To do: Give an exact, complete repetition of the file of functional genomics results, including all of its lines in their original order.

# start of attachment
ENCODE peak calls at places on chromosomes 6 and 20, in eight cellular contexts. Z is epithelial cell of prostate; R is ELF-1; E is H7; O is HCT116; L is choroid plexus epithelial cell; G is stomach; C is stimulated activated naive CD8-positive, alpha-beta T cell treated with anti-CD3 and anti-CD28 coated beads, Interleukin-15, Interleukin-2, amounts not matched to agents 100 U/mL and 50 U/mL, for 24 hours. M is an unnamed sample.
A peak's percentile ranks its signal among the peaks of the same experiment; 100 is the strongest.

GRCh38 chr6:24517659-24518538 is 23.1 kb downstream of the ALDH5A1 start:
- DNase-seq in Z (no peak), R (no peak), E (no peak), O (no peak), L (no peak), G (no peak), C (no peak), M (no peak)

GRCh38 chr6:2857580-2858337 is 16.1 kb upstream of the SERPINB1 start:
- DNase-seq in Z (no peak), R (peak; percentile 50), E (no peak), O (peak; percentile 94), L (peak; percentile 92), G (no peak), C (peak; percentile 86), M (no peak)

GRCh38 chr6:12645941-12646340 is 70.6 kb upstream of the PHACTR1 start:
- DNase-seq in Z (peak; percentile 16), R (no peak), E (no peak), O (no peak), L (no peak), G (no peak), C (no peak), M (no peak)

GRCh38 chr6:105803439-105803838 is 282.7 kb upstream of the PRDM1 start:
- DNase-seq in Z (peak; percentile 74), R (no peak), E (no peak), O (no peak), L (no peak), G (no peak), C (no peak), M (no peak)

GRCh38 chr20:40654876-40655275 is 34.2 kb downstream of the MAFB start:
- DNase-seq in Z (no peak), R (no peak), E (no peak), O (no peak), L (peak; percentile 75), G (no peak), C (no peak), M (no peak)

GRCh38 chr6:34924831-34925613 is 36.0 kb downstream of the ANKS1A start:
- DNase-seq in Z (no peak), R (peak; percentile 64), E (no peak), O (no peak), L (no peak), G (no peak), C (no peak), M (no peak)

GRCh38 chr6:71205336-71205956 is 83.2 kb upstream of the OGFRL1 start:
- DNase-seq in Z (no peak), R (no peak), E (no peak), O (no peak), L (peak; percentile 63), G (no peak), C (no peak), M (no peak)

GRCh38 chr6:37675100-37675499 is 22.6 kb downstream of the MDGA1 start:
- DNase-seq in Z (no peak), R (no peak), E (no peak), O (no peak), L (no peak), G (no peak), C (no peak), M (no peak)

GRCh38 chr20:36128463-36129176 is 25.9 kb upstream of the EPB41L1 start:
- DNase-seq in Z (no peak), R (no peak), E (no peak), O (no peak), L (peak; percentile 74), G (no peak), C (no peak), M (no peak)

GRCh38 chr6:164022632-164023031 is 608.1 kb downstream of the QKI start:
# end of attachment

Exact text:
ENCODE peak calls at places on chromosomes 6 and 20, in eight cellular contexts. Z is epithelial cell of prostate; R is ELF-1; E is H7; O is HCT116; L is choroid plexus epithelial cell; G is stomach; C is stimulated activated naive CD8-positive, alpha-beta T cell treated with anti-CD3 and anti-CD28 coated beads, Interleukin-15, Interleukin-2, amounts not matched to agents 100 U/mL and 50 U/mL, for 24 hours. M is an unnamed sample.
A peak's percentile ranks its signal among the peaks of the same experiment; 100 is the strongest.

GRCh38 chr6:24517659-24518538 is 23.1 kb downstream of the ALDH5A1 start:
- DNase-seq in Z (no peak), R (no peak), E (no peak), O (no peak), L (no peak), G (no peak), C (no peak), M (no peak)

GRCh38 chr6:2857580-2858337 is 16.1 kb upstream of the SERPINB1 start:
- DNase-seq in Z (no peak), R (peak; percentile 50), E (no peak), O (peak; percentile 94), L (peak; percentile 92), G (no peak), C (peak; percentile 86), M (no peak)

GRCh38 chr6:12645941-12646340 is 70.6 kb upstream of the PHACTR1 start:
- DNase-seq in Z (peak; percentile 16), R (no peak), E (no peak), O (no peak), L (no peak), G (no peak), C (no peak), M (no peak)

GRCh38 chr6:105803439-105803838 is 282.7 kb upstream of the PRDM1 start:
- DNase-seq in Z (peak; percentile 74), R (no peak), E (no peak), O (no peak), L (no peak), G (no peak), C (no peak), M (no peak)

GRCh38 chr20:40654876-40655275 is 34.2 kb downstream of the MAFB start:
- DNase-seq in Z (no peak), R (no peak), E (no peak), O (no peak), L (peak; percentile 75), G (no peak), C (no peak), M (no peak)

GRCh38 chr6:34924831-34925613 is 36.0 kb downstream of the ANKS1A start:
- DNase-seq in Z (no peak), R (peak; percentile 64), E (no peak), O (no peak), L (no peak), G (no peak), C (no peak), M (no peak)

GRCh38 chr6:71205336-71205956 is 83.2 kb upstream of the OGFRL1 start:
- DNase-seq in Z (no peak), R (no peak), E (no peak), O (no peak), L (peak; percentile 63), G (no peak), C (no peak), M (no peak)

GRCh38 chr6:37675100-37675499 is 22.6 kb downstream of the MDGA1 start:
- DNase-seq in Z (no peak), R (no peak), E (no peak), O (no peak), L (no peak), G (no peak), C (no peak), M (no peak)

GRCh38 chr20:36128463-36129176 is 25.9 kb upstream of the EPB41L1 start:
- DNase-seq in Z (no peak), R (no peak), E (no peak), O (no peak), L (peak; percentile 74), G (no peak), C (no peak), M (no peak)

GRCh38 chr6:164022632-164023031 is 608.1 kb downstream of the QKI start: